Seating is updated front and rear, with the passenger seat now available with as many power settings as the driver’s seat. More attention to interior quietness went into the car, but I can’t offer my assessment of that until the above-referenced embargo is lifted. That would fall under driving impressions after all. Trunk capacity is improved for the hybrid Camry by moving the batteries from under the trunk to under the rear seat. I could not discern any less room in the back seat though. They’ve also repositioned the battery pack from under the trunk to under the rear set leaving more room for cargo.
The three powertrains – a 4-cylinder, V6 and hybrid – all get updated with more sophistication and bump-up in power along with a new 8-speed, direct shift automatic transmission for the 4- and 6-cylinder models. Unlike other manufacturers Toyota decided not to go the turbocharging route with smaller displacements to achieve better performance and mileage, rather they’ve increased horsepower and torque in part by way of a new dual injection, that is, direct augmented with port injection. The 2.5-liter four-cylinder now boasts 206 horsepower and 186 pound-feet of torque while the 3.5-liter V6 now makes 301 horsepower and 267 pound-feet of torque. We’ll offer our impressions of the feel of these updated engines and fuel economy numbers when the embargo is lifted.
The hybrid gets an updated CVT that pretends to shift like a conventional 6-speed automatic and even has sort of a manual mode.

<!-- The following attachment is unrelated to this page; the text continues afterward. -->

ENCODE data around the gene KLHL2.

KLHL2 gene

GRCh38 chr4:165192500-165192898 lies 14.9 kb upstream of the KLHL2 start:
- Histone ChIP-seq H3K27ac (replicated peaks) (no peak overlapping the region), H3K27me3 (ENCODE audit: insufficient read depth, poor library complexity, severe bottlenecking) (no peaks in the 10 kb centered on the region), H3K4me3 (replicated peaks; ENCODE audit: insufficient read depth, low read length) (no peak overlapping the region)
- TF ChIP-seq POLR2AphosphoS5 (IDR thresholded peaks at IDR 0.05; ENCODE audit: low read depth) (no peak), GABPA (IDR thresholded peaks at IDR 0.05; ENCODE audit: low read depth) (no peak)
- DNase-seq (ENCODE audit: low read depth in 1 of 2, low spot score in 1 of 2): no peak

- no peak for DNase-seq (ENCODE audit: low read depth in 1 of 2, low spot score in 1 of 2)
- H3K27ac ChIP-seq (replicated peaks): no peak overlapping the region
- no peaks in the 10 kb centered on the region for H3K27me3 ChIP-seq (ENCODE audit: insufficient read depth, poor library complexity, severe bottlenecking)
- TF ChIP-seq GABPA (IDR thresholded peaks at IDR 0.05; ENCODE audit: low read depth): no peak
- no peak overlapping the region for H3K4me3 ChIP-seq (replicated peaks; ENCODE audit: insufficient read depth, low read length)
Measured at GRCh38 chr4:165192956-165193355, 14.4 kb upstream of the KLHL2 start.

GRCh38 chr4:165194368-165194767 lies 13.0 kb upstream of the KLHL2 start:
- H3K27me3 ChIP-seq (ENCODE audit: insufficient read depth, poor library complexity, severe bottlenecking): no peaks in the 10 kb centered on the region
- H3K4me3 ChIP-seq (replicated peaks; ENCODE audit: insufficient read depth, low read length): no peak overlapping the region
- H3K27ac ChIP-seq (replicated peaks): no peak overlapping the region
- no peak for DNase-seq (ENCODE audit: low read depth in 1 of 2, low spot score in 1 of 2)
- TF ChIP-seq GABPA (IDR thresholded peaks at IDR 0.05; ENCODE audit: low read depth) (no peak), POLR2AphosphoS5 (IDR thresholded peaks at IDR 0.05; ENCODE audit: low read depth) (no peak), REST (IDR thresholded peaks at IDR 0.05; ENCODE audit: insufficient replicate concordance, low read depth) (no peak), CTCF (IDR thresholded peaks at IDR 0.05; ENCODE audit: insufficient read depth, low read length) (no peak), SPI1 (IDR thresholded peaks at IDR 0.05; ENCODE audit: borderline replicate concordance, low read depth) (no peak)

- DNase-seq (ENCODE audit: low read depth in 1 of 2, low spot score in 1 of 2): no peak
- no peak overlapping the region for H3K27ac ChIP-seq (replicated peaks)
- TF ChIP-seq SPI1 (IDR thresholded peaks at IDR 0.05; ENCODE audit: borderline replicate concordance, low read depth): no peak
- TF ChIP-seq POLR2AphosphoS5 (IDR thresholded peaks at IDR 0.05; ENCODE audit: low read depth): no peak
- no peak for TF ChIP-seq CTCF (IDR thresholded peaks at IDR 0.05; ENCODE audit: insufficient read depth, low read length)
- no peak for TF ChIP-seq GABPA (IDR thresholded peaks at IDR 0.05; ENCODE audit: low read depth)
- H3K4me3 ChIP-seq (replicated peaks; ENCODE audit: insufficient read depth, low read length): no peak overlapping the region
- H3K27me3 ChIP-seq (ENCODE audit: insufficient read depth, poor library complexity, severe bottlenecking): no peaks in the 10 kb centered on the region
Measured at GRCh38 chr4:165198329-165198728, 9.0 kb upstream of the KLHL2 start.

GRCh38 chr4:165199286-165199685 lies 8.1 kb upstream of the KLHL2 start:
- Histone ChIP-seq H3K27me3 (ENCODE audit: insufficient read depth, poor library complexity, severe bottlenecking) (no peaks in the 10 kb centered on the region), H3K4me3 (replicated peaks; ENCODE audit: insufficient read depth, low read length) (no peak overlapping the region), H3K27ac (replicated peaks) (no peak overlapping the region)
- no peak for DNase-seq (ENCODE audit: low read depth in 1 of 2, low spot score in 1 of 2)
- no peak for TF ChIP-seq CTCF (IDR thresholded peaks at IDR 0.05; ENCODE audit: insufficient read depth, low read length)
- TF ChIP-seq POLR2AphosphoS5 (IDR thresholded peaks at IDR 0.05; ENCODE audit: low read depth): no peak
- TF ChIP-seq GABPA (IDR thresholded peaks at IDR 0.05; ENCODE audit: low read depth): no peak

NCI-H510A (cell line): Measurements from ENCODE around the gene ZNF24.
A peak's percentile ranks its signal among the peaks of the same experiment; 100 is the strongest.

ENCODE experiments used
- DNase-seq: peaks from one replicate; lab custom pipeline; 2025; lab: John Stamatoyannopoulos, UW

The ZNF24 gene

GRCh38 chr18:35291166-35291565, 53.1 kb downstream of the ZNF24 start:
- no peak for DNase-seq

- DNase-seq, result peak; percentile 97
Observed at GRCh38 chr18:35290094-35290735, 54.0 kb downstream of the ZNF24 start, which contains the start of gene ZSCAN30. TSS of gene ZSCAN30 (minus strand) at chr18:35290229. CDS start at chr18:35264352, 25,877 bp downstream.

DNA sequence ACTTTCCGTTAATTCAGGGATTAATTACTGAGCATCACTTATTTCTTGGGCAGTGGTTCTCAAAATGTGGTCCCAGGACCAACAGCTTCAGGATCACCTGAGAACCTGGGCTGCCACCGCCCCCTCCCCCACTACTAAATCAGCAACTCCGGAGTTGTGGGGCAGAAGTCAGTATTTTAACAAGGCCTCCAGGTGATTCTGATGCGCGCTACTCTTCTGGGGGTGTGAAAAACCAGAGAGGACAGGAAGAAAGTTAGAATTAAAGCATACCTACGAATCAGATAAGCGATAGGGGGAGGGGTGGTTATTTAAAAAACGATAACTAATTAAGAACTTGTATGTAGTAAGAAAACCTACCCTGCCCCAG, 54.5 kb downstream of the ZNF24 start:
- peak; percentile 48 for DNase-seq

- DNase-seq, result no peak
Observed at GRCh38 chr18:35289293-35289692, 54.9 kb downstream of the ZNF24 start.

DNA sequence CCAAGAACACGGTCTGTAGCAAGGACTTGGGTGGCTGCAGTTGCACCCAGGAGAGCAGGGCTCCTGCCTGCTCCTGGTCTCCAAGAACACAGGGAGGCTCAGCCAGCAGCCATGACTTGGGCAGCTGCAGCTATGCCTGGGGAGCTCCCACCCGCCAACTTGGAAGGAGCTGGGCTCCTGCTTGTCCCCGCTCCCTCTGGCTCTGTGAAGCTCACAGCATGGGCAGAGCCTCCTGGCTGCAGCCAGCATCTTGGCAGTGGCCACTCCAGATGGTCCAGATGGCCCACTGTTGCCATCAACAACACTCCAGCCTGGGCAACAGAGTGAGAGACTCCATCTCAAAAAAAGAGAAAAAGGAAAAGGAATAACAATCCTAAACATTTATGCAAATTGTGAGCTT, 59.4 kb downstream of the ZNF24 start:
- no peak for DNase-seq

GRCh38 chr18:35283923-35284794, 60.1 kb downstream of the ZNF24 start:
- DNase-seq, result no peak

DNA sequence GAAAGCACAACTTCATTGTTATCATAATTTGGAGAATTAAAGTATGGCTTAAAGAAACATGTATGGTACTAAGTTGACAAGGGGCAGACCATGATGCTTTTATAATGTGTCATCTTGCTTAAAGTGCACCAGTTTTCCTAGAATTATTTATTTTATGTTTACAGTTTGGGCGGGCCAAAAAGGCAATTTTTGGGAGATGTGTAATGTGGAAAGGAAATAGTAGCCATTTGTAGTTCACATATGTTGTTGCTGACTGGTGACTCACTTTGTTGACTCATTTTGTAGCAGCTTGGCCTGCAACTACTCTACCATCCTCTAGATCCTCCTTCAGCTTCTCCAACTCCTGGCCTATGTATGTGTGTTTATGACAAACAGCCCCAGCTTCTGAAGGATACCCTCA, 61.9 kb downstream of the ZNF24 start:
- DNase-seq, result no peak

In terms of safety, all Camrys come fully equipped with Toyota’s Safety Sense P™ which bundles high-tech features like Pre-Collision System with Pedestrian Detection, Dynamic Radar Cruise Control, Lane Departure Alert with Steering assist and Automatic High Beams. All models also get Toyota’s Star Safety System ™ that includes stability control, traction control, EBD, brake assist, backup camera, ABS and Smart Stop Technology ™. Select models also get Blind Spot Monitor and Cross Traffic Alert.
Camry buyers will have a plethora of trim level choices when they become available at dealers by late July. You’ll have five to chose from with four-cylinder power, two with the V6 and three Hybrid choices. Prices will be posted later as well.
The market seems to be moving rapidly toward crossovers at the cost of sedan sales but the product planners at Toyota see this as an opportunity. As they update the most popular sedan in America they think they can hold on to their big piece of that still very large market. Like all segments of the auto market this one is intensely competitively. If a manufacturer does not regularly update its vehicles market share can wane very quickly.
My money is on Toyota to continue leading this market.
© Steve Purdy, Shunpiker Productions, All Rights Reserved